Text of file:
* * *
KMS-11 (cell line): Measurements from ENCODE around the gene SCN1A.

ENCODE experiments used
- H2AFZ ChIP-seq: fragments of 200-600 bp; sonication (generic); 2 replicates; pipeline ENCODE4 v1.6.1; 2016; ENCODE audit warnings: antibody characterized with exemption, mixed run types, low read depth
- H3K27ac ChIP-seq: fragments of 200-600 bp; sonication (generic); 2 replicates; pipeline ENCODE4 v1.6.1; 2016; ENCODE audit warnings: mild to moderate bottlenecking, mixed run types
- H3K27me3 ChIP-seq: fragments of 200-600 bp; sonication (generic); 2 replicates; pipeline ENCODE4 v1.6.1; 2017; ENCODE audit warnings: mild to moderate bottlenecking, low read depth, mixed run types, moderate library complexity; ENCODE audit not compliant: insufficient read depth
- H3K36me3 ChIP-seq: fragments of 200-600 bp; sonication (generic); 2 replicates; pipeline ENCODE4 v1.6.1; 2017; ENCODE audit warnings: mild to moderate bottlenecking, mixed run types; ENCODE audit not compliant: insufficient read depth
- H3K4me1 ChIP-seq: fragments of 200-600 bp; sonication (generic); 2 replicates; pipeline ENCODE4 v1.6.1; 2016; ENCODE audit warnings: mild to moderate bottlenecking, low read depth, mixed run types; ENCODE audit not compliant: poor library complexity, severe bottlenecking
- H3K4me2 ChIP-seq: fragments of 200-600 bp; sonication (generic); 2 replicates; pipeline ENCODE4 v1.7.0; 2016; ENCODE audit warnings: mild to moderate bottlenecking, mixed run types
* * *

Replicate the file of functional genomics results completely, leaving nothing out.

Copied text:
KMS-11 (cell line): Measurements from ENCODE around the gene SCN1A.

ENCODE experiments used
- H2AFZ ChIP-seq: fragments of 200-600 bp; sonication (generic); 2 replicates; pipeline ENCODE4 v1.6.1; 2016; ENCODE audit warnings: antibody characterized with exemption, mixed run types, low read depth
- H3K27ac ChIP-seq: fragments of 200-600 bp; sonication (generic); 2 replicates; pipeline ENCODE4 v1.6.1; 2016; ENCODE audit warnings: mild to moderate bottlenecking, mixed run types
- H3K27me3 ChIP-seq: fragments of 200-600 bp; sonication (generic); 2 replicates; pipeline ENCODE4 v1.6.1; 2017; ENCODE audit warnings: mild to moderate bottlenecking, low read depth, mixed run types, moderate library complexity; ENCODE audit not compliant: insufficient read depth
- H3K36me3 ChIP-seq: fragments of 200-600 bp; sonication (generic); 2 replicates; pipeline ENCODE4 v1.6.1; 2017; ENCODE audit warnings: mild to moderate bottlenecking, mixed run types; ENCODE audit not compliant: insufficient read depth
- H3K4me1 ChIP-seq: fragments of 200-600 bp; sonication (generic); 2 replicates; pipeline ENCODE4 v1.6.1; 2016; ENCODE audit warnings: mild to moderate bottlenecking, low read depth, mixed run types; ENCODE audit not compliant: poor library complexity, severe bottlenecking
- H3K4me2 ChIP-seq: fragments of 200-600 bp; sonication (generic); 2 replicates; pipeline ENCODE4 v1.7.0; 2016; ENCODE audit warnings: mild to moderate bottlenecking, mixed run types